Alex McLeod is an adrenaline junkie. The 24-year-old, who lives in Ontario, Canada, is an avid martial artist with plans to sign up for a professional fighting league. He’s also a snowboarder and has been skydiving several times.
In addition, he’s always been interested in the investigations field. He’d religiously read crime thriller novels when he was young and always had a passion for solving mysteries.
Given all this, he considered it a no-brainer when he chose a career in loss prevention. It’s an industry attached to most major retailers — either at a corporate level or on-the-ground in retail stores — where officers are tasked with developing strategies to prevent employee or customer theft. As of April 2022, over 134,000 loss prevention officers — many of them white men — were employed in the U.S.
Retailers claim that shoplifting has been out of control since the pandemic began. The National Retail Federation has estimated $30 billion in economic loss caused by organized retail theft each year, a figure which some consider inaccurate. (“Although some retail and law enforcement lobbyists cite eye-popping figures,” the Los Angeles Times reported in December, “there is reason to doubt the problem is anywhere near as large or widespread as they say.”)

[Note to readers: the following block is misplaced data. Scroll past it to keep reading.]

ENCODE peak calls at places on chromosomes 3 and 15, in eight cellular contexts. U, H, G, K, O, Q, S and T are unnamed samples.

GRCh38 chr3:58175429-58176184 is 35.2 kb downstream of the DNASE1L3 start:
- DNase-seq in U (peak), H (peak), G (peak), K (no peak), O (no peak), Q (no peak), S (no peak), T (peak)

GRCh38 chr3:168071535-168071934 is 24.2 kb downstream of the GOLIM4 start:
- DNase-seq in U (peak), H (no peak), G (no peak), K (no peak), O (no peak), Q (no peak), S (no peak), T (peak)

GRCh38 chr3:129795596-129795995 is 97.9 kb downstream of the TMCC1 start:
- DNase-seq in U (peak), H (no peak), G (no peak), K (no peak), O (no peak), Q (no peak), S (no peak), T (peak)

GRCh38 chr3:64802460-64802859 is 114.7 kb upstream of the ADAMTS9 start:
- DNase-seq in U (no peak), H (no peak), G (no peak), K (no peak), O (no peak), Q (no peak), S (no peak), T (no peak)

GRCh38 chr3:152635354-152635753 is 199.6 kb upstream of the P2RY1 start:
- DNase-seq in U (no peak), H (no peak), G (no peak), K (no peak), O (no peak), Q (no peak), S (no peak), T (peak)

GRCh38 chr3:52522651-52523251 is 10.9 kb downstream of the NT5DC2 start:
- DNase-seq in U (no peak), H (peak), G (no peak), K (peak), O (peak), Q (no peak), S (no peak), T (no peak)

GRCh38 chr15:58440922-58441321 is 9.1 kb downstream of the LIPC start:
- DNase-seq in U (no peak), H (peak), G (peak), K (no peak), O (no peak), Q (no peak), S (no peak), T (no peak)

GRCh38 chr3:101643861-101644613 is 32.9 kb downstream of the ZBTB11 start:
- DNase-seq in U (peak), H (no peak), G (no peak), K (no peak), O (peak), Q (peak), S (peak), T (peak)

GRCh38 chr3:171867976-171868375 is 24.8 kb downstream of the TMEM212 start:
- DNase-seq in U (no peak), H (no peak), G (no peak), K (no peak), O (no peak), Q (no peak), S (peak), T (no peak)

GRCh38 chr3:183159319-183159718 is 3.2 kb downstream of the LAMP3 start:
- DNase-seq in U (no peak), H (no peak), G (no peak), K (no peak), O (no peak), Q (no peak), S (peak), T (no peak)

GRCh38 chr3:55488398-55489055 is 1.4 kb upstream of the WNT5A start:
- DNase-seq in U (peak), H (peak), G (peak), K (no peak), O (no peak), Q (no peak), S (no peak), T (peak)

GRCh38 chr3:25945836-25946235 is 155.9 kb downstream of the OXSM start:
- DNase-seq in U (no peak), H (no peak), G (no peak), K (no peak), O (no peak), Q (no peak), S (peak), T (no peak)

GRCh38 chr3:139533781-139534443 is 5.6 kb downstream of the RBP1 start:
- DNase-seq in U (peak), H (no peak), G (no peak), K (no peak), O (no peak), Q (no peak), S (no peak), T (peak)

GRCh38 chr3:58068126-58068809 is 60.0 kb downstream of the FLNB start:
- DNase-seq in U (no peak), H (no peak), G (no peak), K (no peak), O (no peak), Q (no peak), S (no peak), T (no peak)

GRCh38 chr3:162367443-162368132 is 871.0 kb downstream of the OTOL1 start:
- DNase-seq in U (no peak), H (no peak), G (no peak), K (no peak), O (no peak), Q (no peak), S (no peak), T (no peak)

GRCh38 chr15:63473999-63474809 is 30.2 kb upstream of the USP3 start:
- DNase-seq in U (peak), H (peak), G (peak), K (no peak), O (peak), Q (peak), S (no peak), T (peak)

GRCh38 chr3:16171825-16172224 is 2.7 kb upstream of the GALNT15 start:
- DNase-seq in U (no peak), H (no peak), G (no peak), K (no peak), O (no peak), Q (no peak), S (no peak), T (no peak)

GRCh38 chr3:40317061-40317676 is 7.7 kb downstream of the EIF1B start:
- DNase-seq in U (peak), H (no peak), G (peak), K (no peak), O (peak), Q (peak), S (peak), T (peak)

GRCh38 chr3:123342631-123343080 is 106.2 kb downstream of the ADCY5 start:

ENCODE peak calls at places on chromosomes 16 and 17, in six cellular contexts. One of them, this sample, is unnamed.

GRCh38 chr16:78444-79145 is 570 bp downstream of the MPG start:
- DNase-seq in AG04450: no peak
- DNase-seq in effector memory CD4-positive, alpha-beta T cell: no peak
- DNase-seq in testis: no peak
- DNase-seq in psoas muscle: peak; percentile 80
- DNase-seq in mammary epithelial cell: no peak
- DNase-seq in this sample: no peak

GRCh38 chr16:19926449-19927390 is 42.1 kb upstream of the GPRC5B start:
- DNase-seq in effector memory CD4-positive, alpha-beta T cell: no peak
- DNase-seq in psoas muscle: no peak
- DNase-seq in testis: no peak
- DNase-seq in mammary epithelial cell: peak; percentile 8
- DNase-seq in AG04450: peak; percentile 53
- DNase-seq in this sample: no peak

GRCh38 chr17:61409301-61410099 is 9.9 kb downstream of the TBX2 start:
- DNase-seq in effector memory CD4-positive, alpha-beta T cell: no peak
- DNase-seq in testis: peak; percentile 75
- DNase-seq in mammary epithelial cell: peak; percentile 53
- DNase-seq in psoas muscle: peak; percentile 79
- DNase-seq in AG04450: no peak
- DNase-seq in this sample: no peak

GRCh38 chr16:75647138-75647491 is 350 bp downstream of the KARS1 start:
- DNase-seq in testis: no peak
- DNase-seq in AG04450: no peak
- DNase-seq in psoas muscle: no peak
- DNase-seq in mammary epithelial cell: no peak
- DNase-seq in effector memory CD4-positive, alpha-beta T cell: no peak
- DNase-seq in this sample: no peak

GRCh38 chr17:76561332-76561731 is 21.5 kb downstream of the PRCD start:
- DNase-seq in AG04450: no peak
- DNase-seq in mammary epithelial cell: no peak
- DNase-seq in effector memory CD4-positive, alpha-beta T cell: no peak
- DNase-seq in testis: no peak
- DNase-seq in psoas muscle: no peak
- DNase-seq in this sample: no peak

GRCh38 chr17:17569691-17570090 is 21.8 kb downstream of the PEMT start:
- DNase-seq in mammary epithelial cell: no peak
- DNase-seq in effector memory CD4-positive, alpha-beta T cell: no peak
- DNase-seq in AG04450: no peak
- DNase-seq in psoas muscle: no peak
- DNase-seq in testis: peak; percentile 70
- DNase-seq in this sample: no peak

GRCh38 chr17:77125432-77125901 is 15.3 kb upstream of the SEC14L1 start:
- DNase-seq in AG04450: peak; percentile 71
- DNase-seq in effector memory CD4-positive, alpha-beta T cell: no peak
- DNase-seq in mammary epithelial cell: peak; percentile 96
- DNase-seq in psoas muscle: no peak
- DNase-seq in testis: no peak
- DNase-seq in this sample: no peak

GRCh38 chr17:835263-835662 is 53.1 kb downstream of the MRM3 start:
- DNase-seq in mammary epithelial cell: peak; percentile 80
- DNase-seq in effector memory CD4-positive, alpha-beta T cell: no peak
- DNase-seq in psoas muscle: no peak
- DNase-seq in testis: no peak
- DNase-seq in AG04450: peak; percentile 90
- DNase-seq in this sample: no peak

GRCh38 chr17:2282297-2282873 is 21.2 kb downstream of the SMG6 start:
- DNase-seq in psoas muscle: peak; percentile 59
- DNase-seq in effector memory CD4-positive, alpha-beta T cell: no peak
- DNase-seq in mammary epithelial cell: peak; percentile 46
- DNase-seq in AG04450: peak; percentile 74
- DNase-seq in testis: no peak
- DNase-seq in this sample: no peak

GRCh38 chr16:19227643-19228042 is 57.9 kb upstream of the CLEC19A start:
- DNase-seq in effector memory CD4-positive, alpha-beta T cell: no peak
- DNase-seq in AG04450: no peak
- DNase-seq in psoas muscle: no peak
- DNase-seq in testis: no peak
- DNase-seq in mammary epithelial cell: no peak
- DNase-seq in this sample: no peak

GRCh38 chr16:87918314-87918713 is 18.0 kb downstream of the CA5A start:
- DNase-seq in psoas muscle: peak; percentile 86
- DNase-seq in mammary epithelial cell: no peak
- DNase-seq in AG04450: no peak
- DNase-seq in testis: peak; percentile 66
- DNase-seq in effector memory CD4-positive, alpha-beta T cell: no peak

“A lot of people are like, ‘How, morally, can you do this job?’”
McLeod currently focuses on logistics in his role as an asset protection team lead for Walmart in Canada, where he monitors warehouse stock, makes occasional visits to warehouse locations, and investigates suspicious activity to protect the company from employee theft.
“But I’m trying to move back to the field side,” he says, “where we actually deal with people.” He finds the environment of loss prevention thrilling and takes pride in the training he’s received to track down and apprehend shoplifters. “That’s a huge adrenaline rush,” he says. “I think that’s a major factor in why people are in this field.”